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Ceasefire talks in Cairo and war news between Israel and Hamas: live updates

Ceasefire talks in Cairo and war news between Israel and Hamas: live updates

When Christopher Lockyer, Secretary-General of Doctors Without Borders, visited the Gaza Strip for five days this month, he noted the miles traveled by trucks waiting to deliver aid to the devastated enclave despite mounting international pressure to increase shipments.

On Thursday, the International Court of Justice in The Hague responded to the ongoing problems by ordering Israel to ensure the “unimpeded provision of aid” to Gaza, using some of its strongest language yet. Israel has rejected accusations that it is responsible for the delay in aid deliveries, and did so again last week.

“It's not just about the number of trucks coming across the border,” Mr. Lockyer said in an interview on Saturday. “It's about what happens after that point. It's about delivery. It's about sustainable health care. It's about clean water.”

In its ruling on Thursday, the International Court of Justice, the UN's highest court, called on Israel to increase the number of land crossings for aid and required it to ensure that its military does not violate the rights of Palestinians under the Genocide Convention, “including by preventing, by any measure, Delivering urgently needed humanitarian assistance.

Israeli Ministry of Foreign Affairs He responded By saying that Israel has made significant efforts to mitigate the harm to civilians and facilitate the flow of aid into Gaza, “including in particular food, water, shelter equipment and medicines.”

On October 9 – two days after Hamas attacked southern Israel and the start of the Israeli war on Gaza – Israel imposed what it called a “total siege” on the region. Since then, aid has been allowed into Gaza only under restrictive measures controlled by Israel; These rules also apply to aid sent by the United Nations and groups such as Doctors Without Borders, known by its French acronym MSF.

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Last week, a Doctors Without Borders truck carrying medical supplies and equipment was denied entry into Gaza because it was carrying metal devices used to help stabilize broken bones, Mr. Lockyer said. “These materials, which were previously approved for entry, we brought into Gaza previously,” Mr. Lockyer said. This time, he said, “The entire truck was returned because these items were there, and we don't know why.”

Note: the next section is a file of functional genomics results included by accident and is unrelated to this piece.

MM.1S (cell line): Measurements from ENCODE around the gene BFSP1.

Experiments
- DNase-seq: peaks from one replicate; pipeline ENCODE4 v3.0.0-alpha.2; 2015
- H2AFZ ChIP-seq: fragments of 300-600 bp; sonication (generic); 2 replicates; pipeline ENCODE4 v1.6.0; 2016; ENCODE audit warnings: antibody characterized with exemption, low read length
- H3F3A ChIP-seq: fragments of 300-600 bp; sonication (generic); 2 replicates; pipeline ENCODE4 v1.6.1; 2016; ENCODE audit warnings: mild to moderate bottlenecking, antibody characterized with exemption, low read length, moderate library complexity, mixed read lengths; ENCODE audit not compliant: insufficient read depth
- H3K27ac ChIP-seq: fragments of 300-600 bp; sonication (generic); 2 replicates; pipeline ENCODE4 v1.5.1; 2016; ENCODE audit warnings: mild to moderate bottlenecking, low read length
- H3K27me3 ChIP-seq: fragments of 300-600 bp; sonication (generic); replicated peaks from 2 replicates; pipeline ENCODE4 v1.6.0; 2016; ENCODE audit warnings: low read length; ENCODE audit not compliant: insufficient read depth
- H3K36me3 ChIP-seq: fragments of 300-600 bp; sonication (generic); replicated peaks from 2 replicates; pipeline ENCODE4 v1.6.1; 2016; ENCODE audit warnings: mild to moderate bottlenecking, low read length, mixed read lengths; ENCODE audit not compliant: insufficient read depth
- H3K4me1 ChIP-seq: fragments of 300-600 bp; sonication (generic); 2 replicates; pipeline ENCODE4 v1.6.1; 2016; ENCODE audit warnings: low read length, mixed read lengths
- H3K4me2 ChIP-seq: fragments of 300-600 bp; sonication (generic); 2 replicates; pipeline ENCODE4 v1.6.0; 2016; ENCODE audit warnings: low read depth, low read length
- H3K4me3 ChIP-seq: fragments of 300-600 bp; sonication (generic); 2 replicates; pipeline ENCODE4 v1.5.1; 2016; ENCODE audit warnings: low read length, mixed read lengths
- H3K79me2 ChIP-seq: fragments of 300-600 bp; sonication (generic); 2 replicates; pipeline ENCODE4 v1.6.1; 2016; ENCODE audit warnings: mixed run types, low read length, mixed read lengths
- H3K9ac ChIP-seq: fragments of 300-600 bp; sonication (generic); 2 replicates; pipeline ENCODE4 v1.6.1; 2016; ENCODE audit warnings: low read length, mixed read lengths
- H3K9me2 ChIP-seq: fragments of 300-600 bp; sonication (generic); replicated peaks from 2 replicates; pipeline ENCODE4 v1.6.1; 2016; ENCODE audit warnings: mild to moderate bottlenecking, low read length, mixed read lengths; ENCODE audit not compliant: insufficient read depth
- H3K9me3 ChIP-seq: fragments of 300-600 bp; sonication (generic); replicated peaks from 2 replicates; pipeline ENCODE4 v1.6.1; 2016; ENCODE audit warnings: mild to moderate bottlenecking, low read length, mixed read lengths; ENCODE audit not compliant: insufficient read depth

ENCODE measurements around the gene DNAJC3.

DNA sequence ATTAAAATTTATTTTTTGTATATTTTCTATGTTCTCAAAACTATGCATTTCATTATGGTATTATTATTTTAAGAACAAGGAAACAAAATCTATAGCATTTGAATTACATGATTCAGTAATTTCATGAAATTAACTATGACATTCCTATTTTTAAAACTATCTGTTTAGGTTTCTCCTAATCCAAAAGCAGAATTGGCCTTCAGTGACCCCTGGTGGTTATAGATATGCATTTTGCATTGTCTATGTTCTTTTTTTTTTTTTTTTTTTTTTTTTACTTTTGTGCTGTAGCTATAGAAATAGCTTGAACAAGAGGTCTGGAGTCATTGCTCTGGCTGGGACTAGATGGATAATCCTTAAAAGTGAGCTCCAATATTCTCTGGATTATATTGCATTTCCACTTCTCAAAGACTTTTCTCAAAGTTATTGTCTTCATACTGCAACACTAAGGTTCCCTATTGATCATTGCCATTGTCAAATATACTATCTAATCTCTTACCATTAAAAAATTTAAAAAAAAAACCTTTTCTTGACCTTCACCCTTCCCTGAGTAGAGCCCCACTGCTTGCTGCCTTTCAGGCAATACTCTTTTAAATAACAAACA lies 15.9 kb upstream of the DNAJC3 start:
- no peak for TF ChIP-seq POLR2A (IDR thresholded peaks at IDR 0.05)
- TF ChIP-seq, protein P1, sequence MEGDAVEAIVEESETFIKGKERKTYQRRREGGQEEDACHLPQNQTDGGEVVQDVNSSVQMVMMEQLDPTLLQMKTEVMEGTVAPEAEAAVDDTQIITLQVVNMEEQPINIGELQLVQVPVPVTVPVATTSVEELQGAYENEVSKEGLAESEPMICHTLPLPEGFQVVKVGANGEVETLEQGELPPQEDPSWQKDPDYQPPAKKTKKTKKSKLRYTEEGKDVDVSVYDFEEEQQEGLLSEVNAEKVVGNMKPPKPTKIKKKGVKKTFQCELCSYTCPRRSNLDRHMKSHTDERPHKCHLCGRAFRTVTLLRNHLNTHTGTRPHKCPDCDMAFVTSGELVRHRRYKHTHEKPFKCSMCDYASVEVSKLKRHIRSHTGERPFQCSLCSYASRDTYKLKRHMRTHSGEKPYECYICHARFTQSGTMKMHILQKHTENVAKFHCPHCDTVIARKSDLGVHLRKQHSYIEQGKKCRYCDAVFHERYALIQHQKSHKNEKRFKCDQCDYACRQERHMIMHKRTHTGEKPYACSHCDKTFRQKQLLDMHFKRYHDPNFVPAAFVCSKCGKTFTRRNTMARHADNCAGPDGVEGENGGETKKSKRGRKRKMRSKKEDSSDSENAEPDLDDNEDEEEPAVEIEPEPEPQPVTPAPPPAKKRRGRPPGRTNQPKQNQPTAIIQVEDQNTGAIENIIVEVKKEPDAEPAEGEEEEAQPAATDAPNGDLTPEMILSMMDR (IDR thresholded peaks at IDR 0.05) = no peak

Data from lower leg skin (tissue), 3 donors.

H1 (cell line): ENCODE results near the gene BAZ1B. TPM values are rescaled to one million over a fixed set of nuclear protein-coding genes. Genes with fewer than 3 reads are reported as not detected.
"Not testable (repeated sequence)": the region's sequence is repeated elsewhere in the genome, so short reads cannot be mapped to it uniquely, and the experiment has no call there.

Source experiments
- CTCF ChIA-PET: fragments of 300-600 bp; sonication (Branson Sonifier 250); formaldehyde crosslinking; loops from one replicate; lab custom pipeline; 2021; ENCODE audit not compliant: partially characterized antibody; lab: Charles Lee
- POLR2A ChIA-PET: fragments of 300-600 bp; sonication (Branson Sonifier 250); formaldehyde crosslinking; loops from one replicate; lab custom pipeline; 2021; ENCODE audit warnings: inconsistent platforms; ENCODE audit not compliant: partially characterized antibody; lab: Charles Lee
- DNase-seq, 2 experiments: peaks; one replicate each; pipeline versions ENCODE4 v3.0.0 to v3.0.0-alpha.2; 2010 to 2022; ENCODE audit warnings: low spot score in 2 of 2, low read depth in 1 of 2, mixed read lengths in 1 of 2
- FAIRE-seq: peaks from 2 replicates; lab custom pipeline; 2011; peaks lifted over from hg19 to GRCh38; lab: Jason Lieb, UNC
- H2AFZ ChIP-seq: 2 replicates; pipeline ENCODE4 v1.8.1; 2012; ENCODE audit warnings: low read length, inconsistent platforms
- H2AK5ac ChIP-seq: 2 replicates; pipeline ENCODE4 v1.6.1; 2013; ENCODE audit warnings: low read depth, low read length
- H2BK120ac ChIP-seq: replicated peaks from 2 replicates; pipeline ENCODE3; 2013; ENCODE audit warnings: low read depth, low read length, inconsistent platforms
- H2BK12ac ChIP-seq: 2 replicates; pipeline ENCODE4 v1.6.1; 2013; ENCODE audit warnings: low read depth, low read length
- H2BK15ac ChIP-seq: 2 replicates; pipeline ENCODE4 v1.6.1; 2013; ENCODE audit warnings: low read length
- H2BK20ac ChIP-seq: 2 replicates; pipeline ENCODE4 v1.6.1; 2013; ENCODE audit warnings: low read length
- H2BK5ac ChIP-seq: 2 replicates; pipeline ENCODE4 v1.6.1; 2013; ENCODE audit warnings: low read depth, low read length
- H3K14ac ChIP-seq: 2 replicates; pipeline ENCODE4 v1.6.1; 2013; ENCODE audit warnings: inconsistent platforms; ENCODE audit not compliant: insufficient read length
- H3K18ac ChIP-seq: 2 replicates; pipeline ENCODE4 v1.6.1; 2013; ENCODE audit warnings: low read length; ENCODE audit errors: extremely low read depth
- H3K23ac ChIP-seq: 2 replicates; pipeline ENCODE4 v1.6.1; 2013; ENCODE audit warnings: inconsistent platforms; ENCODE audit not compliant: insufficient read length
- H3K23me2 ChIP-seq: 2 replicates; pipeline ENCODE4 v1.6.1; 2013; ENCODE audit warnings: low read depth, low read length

A spokeswoman for the Israeli authority responsible for allowing aid to enter Gaza said that the authority was unable to find any record or information about rejecting or denying a truck belonging to Doctors Without Borders.

Israel has previously said it is preventing or restricting the entry of what it calls “dual-use” materials — items or substances that it says Hamas could use for military purposes.

Mr. Lockyer said that his five-day visit to Gaza, both in the southern city of Rafah and in Deir al-Balah in the central part of the Strip, underscored for him the crucial importance of not only ensuring that adequate aid reaches Gaza, but also ensuring that it is not enough to reach Gaza. It is distributed correctly and safely, but there is also a need to end the conflict itself.

He added that the worsening effects of the humanitarian catastrophe and the ongoing military operations became apparent during a visit to Al-Aqsa Hospital in Deir al-Balah on March 19, the morning after the area was subjected to another violent bombing.

The wards and corridors were full of wounded people suffering from burns, shrapnel, and shattered limbs, including some who needed amputation. Meanwhile, a steady stream of weak, emaciated and malnourished children was being brought in.

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“One of the most shocking things was the decision that the medical teams there had to make, in terms of: Do they give beds to trauma patients, or do they give beds to malnourished children?” He said.

On Saturday, the Director-General of the World Health Organization, Tedros Adhanom Ghebreyesus, called for an increase in evacuations from Gaza. He wrote that stricken hospitals were struggling to care for the sick and wounded In a post on XHe added, “About 9,000 patients urgently need to be evacuated abroad to obtain life-saving health services, including cancer treatment, injuries resulting from the bombing, dialysis, and other chronic conditions.”

He urged Israel to agree to more evacuations, saying: “Every moment matters.”